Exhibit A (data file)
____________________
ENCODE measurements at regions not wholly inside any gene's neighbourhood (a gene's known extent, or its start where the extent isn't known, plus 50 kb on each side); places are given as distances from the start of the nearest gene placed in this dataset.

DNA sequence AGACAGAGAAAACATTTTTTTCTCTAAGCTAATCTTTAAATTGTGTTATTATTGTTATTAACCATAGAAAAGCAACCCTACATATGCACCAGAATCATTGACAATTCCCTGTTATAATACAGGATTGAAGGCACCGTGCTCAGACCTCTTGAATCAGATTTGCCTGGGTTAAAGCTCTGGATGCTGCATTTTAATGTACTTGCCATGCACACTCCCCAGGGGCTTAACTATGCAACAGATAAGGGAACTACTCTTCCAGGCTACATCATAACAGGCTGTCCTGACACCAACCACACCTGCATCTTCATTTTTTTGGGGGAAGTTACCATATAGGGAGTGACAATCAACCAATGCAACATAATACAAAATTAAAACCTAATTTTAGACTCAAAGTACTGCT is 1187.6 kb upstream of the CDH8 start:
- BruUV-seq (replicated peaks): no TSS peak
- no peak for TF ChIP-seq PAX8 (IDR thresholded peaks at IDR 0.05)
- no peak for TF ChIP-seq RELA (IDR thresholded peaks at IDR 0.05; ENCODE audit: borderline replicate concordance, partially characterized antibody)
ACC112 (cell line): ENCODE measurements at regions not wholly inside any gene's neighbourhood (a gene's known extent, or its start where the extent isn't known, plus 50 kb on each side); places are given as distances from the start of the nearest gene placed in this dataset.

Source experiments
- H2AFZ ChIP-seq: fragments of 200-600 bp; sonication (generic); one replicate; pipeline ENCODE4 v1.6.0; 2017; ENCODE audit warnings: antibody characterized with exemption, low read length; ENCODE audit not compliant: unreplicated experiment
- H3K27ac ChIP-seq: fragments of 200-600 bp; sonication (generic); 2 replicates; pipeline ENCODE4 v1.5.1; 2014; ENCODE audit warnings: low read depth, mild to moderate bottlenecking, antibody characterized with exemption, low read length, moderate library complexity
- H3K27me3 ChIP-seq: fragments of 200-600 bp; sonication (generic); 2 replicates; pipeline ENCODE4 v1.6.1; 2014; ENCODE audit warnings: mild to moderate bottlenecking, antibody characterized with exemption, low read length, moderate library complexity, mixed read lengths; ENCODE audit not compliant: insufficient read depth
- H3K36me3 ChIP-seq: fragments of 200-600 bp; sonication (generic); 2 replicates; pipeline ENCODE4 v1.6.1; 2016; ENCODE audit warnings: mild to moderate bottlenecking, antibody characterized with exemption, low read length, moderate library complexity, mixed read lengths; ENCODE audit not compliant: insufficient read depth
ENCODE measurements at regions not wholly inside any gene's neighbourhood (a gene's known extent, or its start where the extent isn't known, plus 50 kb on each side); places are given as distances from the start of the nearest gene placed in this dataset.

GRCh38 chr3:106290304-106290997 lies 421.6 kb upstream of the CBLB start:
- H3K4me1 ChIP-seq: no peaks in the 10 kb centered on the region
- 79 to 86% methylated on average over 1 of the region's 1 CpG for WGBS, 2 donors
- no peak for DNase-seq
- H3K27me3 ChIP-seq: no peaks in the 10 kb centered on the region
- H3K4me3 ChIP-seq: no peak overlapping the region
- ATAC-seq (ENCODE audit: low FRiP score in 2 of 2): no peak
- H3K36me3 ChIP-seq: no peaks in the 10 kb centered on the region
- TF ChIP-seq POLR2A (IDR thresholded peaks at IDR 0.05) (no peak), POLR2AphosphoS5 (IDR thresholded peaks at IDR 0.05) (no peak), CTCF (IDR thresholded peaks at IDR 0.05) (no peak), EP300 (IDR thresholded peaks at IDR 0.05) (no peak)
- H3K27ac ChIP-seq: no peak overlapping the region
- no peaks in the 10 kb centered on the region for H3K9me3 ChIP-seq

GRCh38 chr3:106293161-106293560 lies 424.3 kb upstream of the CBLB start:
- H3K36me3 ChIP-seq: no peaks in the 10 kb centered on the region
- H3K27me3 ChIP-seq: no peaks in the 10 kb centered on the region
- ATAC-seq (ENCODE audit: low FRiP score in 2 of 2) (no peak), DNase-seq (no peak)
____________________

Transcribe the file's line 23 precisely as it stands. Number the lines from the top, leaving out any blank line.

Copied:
- no peaks in the 10 kb centered on the region for H3K9me3 ChIP-seq